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Rather than just write about the notional possibilities of travel hacking, at InsideFlyer UK we like to show how we put some of our favourite strategies in action. I recently travelled to North America so I have additional material for another installment of “Travel Hacking in Action”.
Flights: Barcelona to New York to Washington DC to Fort Lauderdale (American Airlines)
Joe and I write frequently about Alaska Airlines Mileage Plan, but I’m not sure that either of us have shown an actual example. Earlier this year, I found out that I needed to get to Florida in early July – my parents are celebrating their 50th anniversary and wanted to take the grandchildren to Disneyworld and the entire family on a Caribbean cruise. With a trip to the US on the horizon I naturally looked at options available through Alaska Airlines Mileage Plan. I might sound like a broken record, repeating the same mantra over and over, but Mileage Plan is great because of:
- One free stopover on one-way itineraries (more on that later)
- Many different airline partners – for Europe to North America that would mean American Airlines, British Airways, Air France / KLM, Icelandair and so on
- Free cancellation and re-booking up until 60 days before departure
When I first starting looking, there were no suitable flights available from Barcelona. So I just booked something… anything that would get me from somewhere in Europe to somewhere in Florida on a suitable date… I can’t really remember although it would have been on American Airlines due to the lack of surcharges. I paid Alaska’s $12.50 partner booking fee along with some taxes and knew that I could cancel or change my reward for free at any time before early May 2017, when the 60-day deadline would be reached.
Every once in awhile I would take another look at award availability on the Alaska website. And once I found a Business Class itinerary on a suitable date, I simply changed my existing award itinerary online. Unfortunately I neglected to screenshot the process, but it is really quite simple.
So, for 50,000 Alaska miles + $65 in taxes, I flew in American Airlines Business Class from Barcelona to New York with a same-day connection to Washington DC. After an overnight layover in Washington (less than 24 hours, therefore not counting as my “stopover”) I continued to Fort Lauderdale. And that was only the first half of my itinerary, as I set my stopover for the Miami area, before continuing onwards.
Again, the Alaska website is quite flexible. When I booked the Barcelona to Fort Lauderdale section, I added a random connecting flight for a later date. Essentially you are using the “Connecting flight (optional)” field to look for your post-stopover route…
The ability to change reward bookings for free, online, is simply amazing for a travel hacker. So, once I locked in my transatlantic flights, and set my itinerary to have a stopover, it was a simple process to make yet more changes. I could leave my transatlantic flights untouched and just change individual flights. Apologies… I really should have taken screenshots. Next time…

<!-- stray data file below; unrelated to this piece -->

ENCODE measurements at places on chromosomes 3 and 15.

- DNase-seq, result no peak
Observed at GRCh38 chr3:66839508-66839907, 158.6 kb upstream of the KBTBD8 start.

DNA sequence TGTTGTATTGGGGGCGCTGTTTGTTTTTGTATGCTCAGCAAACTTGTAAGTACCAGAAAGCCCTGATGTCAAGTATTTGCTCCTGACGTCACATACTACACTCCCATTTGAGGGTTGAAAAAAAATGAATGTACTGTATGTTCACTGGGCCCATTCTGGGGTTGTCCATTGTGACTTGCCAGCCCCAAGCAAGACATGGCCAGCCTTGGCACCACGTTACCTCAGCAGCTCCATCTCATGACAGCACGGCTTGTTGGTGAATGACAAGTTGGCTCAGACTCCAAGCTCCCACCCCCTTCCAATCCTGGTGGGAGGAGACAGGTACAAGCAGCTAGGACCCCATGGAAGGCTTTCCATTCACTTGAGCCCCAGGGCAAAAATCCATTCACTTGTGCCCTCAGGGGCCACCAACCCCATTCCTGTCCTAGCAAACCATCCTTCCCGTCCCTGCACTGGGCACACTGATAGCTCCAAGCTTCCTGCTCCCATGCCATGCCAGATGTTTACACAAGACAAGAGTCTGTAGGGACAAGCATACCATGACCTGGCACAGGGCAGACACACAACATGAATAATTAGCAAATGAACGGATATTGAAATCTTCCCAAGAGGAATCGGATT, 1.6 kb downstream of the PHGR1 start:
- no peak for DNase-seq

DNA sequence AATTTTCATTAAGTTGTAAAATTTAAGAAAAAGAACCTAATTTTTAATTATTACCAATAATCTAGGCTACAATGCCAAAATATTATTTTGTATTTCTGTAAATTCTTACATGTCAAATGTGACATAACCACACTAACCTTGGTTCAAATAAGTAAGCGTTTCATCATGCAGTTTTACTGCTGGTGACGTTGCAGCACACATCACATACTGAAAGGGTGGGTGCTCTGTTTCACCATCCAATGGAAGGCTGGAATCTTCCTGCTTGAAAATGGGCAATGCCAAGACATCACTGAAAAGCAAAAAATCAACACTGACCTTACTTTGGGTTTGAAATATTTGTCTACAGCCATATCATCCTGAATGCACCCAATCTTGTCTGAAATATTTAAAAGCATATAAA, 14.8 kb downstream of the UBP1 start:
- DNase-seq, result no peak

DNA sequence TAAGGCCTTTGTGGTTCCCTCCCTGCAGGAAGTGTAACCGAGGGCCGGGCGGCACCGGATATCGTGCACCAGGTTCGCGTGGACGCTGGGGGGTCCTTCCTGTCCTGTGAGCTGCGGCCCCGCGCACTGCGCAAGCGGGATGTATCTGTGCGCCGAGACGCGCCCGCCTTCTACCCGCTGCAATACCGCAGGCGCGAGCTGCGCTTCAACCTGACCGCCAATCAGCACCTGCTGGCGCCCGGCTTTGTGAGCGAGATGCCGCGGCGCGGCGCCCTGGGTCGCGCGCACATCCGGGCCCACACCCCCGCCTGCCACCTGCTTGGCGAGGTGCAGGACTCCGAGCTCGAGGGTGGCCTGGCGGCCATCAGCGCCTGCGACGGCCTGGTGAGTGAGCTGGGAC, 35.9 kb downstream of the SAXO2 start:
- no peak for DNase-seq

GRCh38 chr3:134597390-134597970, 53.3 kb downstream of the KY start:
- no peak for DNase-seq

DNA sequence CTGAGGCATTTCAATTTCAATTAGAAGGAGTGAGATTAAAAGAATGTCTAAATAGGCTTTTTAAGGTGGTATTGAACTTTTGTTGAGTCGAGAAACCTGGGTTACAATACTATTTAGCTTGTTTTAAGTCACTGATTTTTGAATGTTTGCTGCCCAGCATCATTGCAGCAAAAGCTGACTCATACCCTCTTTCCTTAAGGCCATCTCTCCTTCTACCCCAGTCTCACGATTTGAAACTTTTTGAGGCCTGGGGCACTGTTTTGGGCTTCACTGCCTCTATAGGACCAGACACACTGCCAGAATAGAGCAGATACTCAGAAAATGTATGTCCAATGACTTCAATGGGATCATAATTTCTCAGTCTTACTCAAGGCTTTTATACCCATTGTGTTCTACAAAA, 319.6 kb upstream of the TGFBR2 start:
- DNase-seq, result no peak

Would most people prefer a direct flight to Miami? Quite likely… but if you can’t find award availability in Business Class then you need to be creative. Pay for an economy ticket? Or fly in Business or First using miles, even though it requires a connection, sometimes overnight? For me the answer is obvious, and not just because it opens up more travel hacking opportunities…
Hyatt hotel nights in Washington and Fort Lauderdale
Even though I am surely Hyatt’s biggest fan at InsideFlyer UK, Joe beat me to the punch back in February and wrote about one of World of Hyatt’s new benefits, where members can earn a free night (at a Category 1-4 hotel) for staying at five different Hyatt brands over the lifetime of your World of Hyatt membership. As Joe correctly points out, it is a bit tricky to accumulate five brands in Europe, at least cost-efficiently. But in the United States it’s really rather simple.
I took advantage of my overnight layover in Washington DC to stay at the Hyatt Centric hotel in Arlington, right next to a metro station four or five stops away from DCA airport. And upon arrival to Fort Lauderdale, I stayed at the Hyatt House hotel near FLL airport. Both hotels were priced competitively, so I easily picked up two brands. Within days I received this e-mail.
And, sure enough, I had reached my first five brands quite easily…
Since the free night certificate is valid for a year, I can now stay for free at any World of Hyatt Category 1-4 hotel between now and July 2018. It won’t be quite so easy to stay at another five brands, but I welcome the challenge.
I happen to quite enjoy having a half-day to briefly wander around a new city or an old favourite but, even if I didn’t, 40% of a free night certificate would be well worth it…
Unquestionably my travel hacking skills are weakest when it comes to renting cars. But some of the things I try to keep in mind are:
- Cashback – rebates can fluctuate, so whenever I see an increased rate or a new promotion from Topcashback (often highlighted on InsideFlyer UK), I try to re-book my car rental if the rate is still the same
- Earning miles – I try to take advantage of bonus mile promotions to earn as many miles as possible
- Country of residence – I sometimes find that rates can be lower if I play around with my country of residence
But I would love to be educated by any readers who are willing to share their car rental hacking tips…
Why did I need a rental car? I’ll save that for part 2…